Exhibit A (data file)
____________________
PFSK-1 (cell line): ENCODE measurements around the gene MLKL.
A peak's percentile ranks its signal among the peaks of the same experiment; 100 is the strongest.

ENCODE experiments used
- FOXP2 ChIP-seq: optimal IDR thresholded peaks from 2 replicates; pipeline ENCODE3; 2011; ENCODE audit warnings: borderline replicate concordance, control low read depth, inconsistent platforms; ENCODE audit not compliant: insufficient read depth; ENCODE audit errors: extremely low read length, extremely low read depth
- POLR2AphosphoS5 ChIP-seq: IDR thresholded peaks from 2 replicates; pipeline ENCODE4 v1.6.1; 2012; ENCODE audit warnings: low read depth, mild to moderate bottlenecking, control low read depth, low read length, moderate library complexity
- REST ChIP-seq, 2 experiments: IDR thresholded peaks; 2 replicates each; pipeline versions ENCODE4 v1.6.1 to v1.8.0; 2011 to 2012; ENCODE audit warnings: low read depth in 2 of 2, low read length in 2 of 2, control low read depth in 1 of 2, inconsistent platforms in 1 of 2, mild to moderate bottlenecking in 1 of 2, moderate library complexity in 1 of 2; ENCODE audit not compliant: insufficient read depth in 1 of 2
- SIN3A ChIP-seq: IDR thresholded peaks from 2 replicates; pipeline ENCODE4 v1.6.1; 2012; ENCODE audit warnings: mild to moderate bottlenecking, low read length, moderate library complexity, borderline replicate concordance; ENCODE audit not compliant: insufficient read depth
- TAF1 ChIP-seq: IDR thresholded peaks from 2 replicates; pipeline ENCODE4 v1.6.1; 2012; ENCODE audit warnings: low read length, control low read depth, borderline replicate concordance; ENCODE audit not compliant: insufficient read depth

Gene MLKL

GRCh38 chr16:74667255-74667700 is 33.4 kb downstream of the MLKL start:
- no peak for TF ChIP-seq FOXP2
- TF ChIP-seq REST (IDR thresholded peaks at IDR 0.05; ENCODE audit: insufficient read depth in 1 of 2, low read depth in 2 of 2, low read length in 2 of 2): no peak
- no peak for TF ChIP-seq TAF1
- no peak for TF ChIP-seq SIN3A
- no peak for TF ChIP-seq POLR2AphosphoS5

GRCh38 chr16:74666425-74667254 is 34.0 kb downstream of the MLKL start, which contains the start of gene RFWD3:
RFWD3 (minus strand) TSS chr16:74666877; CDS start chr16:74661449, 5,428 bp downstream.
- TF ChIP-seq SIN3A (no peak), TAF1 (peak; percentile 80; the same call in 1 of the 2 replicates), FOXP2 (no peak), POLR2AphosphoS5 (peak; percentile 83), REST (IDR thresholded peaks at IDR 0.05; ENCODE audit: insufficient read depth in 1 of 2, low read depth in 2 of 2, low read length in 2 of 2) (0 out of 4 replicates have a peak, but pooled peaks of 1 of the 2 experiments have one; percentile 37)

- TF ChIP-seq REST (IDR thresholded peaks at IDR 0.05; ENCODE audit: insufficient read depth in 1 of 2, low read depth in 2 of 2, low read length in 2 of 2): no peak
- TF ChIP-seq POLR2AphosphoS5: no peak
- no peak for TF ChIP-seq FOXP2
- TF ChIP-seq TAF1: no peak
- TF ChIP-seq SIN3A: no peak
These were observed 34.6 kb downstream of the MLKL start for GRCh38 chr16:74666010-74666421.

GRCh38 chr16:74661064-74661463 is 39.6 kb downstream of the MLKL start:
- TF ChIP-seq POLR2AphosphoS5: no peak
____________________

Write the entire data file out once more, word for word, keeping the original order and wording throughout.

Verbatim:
PFSK-1 (cell line): ENCODE measurements around the gene MLKL.
A peak's percentile ranks its signal among the peaks of the same experiment; 100 is the strongest.

ENCODE experiments used
- FOXP2 ChIP-seq: optimal IDR thresholded peaks from 2 replicates; pipeline ENCODE3; 2011; ENCODE audit warnings: borderline replicate concordance, control low read depth, inconsistent platforms; ENCODE audit not compliant: insufficient read depth; ENCODE audit errors: extremely low read length, extremely low read depth
- POLR2AphosphoS5 ChIP-seq: IDR thresholded peaks from 2 replicates; pipeline ENCODE4 v1.6.1; 2012; ENCODE audit warnings: low read depth, mild to moderate bottlenecking, control low read depth, low read length, moderate library complexity
- REST ChIP-seq, 2 experiments: IDR thresholded peaks; 2 replicates each; pipeline versions ENCODE4 v1.6.1 to v1.8.0; 2011 to 2012; ENCODE audit warnings: low read depth in 2 of 2, low read length in 2 of 2, control low read depth in 1 of 2, inconsistent platforms in 1 of 2, mild to moderate bottlenecking in 1 of 2, moderate library complexity in 1 of 2; ENCODE audit not compliant: insufficient read depth in 1 of 2
- SIN3A ChIP-seq: IDR thresholded peaks from 2 replicates; pipeline ENCODE4 v1.6.1; 2012; ENCODE audit warnings: mild to moderate bottlenecking, low read length, moderate library complexity, borderline replicate concordance; ENCODE audit not compliant: insufficient read depth
- TAF1 ChIP-seq: IDR thresholded peaks from 2 replicates; pipeline ENCODE4 v1.6.1; 2012; ENCODE audit warnings: low read length, control low read depth, borderline replicate concordance; ENCODE audit not compliant: insufficient read depth

Gene MLKL

GRCh38 chr16:74667255-74667700 is 33.4 kb downstream of the MLKL start:
- no peak for TF ChIP-seq FOXP2
- TF ChIP-seq REST (IDR thresholded peaks at IDR 0.05; ENCODE audit: insufficient read depth in 1 of 2, low read depth in 2 of 2, low read length in 2 of 2): no peak
- no peak for TF ChIP-seq TAF1
- no peak for TF ChIP-seq SIN3A
- no peak for TF ChIP-seq POLR2AphosphoS5

GRCh38 chr16:74666425-74667254 is 34.0 kb downstream of the MLKL start, which contains the start of gene RFWD3:
RFWD3 (minus strand) TSS chr16:74666877; CDS start chr16:74661449, 5,428 bp downstream.
- TF ChIP-seq SIN3A (no peak), TAF1 (peak; percentile 80; the same call in 1 of the 2 replicates), FOXP2 (no peak), POLR2AphosphoS5 (peak; percentile 83), REST (IDR thresholded peaks at IDR 0.05; ENCODE audit: insufficient read depth in 1 of 2, low read depth in 2 of 2, low read length in 2 of 2) (0 out of 4 replicates have a peak, but pooled peaks of 1 of the 2 experiments have one; percentile 37)

- TF ChIP-seq REST (IDR thresholded peaks at IDR 0.05; ENCODE audit: insufficient read depth in 1 of 2, low read depth in 2 of 2, low read length in 2 of 2): no peak
- TF ChIP-seq POLR2AphosphoS5: no peak
- no peak for TF ChIP-seq FOXP2
- TF ChIP-seq TAF1: no peak
- TF ChIP-seq SIN3A: no peak
These were observed 34.6 kb downstream of the MLKL start for GRCh38 chr16:74666010-74666421.

GRCh38 chr16:74661064-74661463 is 39.6 kb downstream of the MLKL start:
- TF ChIP-seq POLR2AphosphoS5: no peak